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More Women With Breast Cancer Opt to Remove Healthy Breast

Excerpt:

“One in three breast cancer patients under 45 removed the healthy breast along with the breast affected by cancer in 2012, a sharp increase from the one in 10 younger women with breast cancer who had double mastectomies eight years earlier, a new study reports.

“The rate is especially high in some parts of the country, the study in JAMA Surgery found. Nearly half of younger women in five neighboring states — Nebraska, Missouri, Colorado, Iowa and South Dakota — had double mastectomies in 2010-12. Women often remove the healthy breast so they don’t have to worry about developing another cancer, even though there is no evidence that removing the healthy breast extends lives.”

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Chemo Benefit Unclear in Breast Cancer Patients With Higher Recurrence Scores

Excerpt:

“In patients with hormone receptor–positive, HER2-negative, lymph node–negative breast cancer with a recurrence score (RS) based on a 21-gene expression assay of 11 to 25, outcomes were similar whether chemotherapy was used or not used, according to a retrospective analysis. However, the study’s limited follow-up means a benefit from chemotherapy in these patients cannot be ruled out.

“The Oncotype DX 21-gene expression assay is the most commonly used test of this kind in breast cancer in the United States. It offers an RS, and previous research has shown that patients with an RS below 11 fare very well when treated with endocrine therapy alone. ‘To our knowledge, it is unknown whether chemotherapy provides any additional benefit in outcomes in patients with hormone receptor–positive, HER2-negative, lymph node–negative, early-stage breast cancer with an RS of 11 to 25 who are treated with endocrine therapy,’ wrote study authors led by Carlos H. Barcenas, MD, MSc, of the University of Texas MD Anderson Cancer Center in Houston.”

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Four New Studies of Oncotype DX® Genomic Prostate Score™ (GPS) Reconfirm Value of Test in Guiding Early-stage Prostate Cancer Risk Assessment and Treatment Selection

Excerpt:

“Genomic Health, Inc. (GHDX) announced today the presentation of results from four studies evaluating the clinical value and utility of its Oncotype DX® Genomic Prostate Score (GPS) in the management of early-stage prostate cancer. Collectively, these new data highlight the test’s ability to predict disease aggressiveness and refine risk stratification across National Comprehensive Cancer Network (NCCN) clinical risk groups.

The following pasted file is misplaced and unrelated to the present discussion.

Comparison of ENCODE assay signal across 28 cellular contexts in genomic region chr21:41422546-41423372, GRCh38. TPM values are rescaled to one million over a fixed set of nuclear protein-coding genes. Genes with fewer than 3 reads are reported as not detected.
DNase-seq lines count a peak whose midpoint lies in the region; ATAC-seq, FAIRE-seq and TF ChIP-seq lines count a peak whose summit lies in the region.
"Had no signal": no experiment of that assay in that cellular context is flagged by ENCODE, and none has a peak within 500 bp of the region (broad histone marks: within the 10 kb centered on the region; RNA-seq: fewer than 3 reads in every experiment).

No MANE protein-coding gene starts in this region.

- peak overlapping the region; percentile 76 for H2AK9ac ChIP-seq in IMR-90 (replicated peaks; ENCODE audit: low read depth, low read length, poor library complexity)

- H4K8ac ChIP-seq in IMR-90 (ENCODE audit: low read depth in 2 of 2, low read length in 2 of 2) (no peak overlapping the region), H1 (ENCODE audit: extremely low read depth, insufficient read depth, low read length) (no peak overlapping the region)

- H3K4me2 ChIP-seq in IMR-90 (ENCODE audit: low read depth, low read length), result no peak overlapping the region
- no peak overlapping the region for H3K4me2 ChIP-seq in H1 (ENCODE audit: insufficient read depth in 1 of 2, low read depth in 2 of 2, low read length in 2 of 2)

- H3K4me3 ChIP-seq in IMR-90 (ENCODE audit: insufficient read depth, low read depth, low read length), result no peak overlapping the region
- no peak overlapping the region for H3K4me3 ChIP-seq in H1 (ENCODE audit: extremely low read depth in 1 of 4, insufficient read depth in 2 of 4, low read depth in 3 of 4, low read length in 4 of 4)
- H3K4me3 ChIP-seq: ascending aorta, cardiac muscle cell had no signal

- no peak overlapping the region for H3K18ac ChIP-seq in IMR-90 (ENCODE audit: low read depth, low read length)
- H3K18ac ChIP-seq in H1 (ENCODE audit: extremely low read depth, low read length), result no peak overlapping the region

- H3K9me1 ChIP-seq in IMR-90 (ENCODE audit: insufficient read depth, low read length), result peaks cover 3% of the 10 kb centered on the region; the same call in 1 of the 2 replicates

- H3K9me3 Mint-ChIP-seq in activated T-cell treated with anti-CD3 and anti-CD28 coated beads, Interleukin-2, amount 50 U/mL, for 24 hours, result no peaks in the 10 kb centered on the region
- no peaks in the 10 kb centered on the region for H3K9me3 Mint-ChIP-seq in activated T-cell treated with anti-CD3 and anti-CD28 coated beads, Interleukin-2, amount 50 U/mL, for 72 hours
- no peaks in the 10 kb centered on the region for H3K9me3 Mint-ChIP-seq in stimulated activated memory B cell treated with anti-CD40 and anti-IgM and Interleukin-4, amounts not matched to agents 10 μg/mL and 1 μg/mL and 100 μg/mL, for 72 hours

” ‘We now have 22 clinical studies, involving more than 4,200 prostate cancer patients, that distinguish Oncotype DX as the only test developed specifically for men who are deciding between active surveillance or definitive treatment. The test is validated to provide individualized information about both the current state and future risk of patients’ prostate cancer,’ said Phil Febbo, M.D., chief medical officer, Genomic Health. ‘Together with the recently published economic analysis demonstrating substantial cost savings of more than $2,200 per patient tested, the data presented will support increased adoption and reimbursement of Oncotype DX as physicians aim to bring precision medicine to their prostate cancer patients.’ “

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More Patients with Early-Stage Breast Cancer May Be Able to Avoid Chemotherapy in the Future

Excerpt:

“Women with early-stage breast cancer who had an intermediate risk recurrence score (RS) from a 21-gene expression assay had similar outcomes, regardless of whether they received chemotherapy, a new study from The University of Texas MD Anderson Cancer finds.

“The encouraging research, published in the journal CANCER, still needs to be validated in an ongoing international trial. If verified, women with intermediate scores may one day be able to avoid chemotherapy as standard of care.”